Quantitative autoradiography of ligands for dopamine receptors and transporters in brain of Göttingen minipig: Comparison with results in vivo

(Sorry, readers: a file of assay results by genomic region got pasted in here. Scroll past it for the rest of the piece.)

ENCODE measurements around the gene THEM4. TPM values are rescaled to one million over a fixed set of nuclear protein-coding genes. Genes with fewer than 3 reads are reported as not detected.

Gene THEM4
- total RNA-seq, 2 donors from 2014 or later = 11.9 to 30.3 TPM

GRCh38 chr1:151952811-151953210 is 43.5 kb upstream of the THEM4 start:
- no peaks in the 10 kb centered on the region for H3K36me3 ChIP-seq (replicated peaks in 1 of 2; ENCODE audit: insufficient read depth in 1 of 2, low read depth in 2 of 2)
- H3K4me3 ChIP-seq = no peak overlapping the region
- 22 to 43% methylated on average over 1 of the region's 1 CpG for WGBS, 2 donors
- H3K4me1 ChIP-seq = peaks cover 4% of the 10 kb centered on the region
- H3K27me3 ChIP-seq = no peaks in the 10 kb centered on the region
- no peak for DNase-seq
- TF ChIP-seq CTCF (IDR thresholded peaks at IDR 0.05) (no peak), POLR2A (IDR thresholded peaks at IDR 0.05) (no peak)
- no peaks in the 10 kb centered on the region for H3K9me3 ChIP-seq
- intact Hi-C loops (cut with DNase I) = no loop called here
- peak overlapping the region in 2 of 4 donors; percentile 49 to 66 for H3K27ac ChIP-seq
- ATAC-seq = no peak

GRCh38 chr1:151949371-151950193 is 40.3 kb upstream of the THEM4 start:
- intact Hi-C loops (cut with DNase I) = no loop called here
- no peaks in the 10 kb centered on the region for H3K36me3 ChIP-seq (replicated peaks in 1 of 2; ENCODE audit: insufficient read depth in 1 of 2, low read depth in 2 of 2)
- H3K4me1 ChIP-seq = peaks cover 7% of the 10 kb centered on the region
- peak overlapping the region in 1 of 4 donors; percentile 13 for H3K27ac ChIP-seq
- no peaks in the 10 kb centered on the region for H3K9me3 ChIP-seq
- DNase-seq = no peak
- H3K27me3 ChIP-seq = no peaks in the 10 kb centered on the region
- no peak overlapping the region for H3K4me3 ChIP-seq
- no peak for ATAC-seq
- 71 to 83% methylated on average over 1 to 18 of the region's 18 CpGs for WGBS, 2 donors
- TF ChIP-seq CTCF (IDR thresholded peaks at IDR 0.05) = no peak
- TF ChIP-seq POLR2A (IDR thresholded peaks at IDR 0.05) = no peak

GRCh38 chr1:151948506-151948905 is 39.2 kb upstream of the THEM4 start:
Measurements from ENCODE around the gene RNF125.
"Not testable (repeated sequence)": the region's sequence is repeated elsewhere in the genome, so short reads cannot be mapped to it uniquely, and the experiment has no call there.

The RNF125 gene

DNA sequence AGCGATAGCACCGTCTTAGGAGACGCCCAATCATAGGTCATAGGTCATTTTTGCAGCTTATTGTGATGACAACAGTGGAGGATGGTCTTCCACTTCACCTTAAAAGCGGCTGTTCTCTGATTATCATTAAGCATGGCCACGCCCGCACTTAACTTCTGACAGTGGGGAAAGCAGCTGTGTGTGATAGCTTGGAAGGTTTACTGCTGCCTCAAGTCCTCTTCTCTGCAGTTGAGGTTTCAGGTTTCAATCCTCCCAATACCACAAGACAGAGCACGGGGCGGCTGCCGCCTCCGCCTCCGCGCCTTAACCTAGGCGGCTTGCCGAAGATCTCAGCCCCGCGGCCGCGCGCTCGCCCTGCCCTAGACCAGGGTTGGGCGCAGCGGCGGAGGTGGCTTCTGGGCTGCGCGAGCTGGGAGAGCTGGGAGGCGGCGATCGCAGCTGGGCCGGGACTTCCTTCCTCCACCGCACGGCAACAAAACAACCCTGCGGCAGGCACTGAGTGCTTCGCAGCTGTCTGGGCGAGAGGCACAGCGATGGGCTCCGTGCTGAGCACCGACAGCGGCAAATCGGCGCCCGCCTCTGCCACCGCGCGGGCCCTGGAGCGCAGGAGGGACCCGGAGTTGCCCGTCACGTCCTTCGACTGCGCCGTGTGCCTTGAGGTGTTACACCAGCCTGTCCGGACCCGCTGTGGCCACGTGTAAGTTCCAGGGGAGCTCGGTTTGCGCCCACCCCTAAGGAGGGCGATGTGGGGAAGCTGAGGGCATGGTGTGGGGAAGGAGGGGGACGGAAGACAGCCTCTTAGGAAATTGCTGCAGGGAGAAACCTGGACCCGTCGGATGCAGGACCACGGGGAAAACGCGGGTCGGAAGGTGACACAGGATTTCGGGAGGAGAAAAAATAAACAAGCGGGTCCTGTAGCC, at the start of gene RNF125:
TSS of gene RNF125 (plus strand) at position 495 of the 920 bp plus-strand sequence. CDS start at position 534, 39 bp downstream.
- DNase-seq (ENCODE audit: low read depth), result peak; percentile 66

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The pig has been used as animal model for positron emission tomography (PET) studies of dopamine (DA) receptors and pharmacological perturbations of DA neurotransmission. However, the binding properties of DA receptors and transporters in pig brain have not been characterized in vitro. Therefore, the saturation binding parameters of [3H]SCH 23390 for DA D1 receptors and [3H]raclopride for DA D2/3 receptors were measured by quantitative autoradiography in cryostat sections from brain of groups of 8 week old and adult female Göttingen minipigs. The magnitudes of Bmax and Kd for these ligands were similar in young and old pigs, and were close to those reported for rat and human brain. Furthermore, gradients in the concentrations of D1 and D2/3 sites in striatum measured in vitro agreed with earlier findings in PET studies. However, the dopamine transporter (DAT) ligand [3H]GBR12935 did not bind in pig brain cryostat sections. Whereas the tropane derivative [125I]RTI-55 labeled serotonin transporters (serotonin transporter (SERT)) in pig brain, use of the same ligand under conditions specific for DAT, revealed a pattern of binding similar to that observed for SERT conditions. Parallel studies revealed the presence of DAT in rat and ferret brain. The distribution volume (Vd) of the selective DAT ligand [11C]NS2214 ([11C]Brasofensine) was mapped in groups of normal and MPTP-lesioned Göttingen miniature pigs. The in vivo pattern of Vd matched the distribution of SERT in vitro, and did not differ between the normal pigs and the lesioned animals with documented 60% DA depletions. However, the pattern of specific binding of the selective noradrenaline transporter ligand (S,S)-[11C]MeNER in a single Landrace pig showed that, of the three monoamine transporters, only DAT could not be detected in pig brain. We conclude that the pig is a suitable model for PET studies of DA D1 and D2/3 binding sites, which are fully developed on the eighth postnatal week. However, well-characterized piperazine and tropane radioligands failed to recognize DAT in pig brain; the two tropane radioligands lacked pharmacological specificity for DAT and SERT in pig brain in vitro and in vivo.
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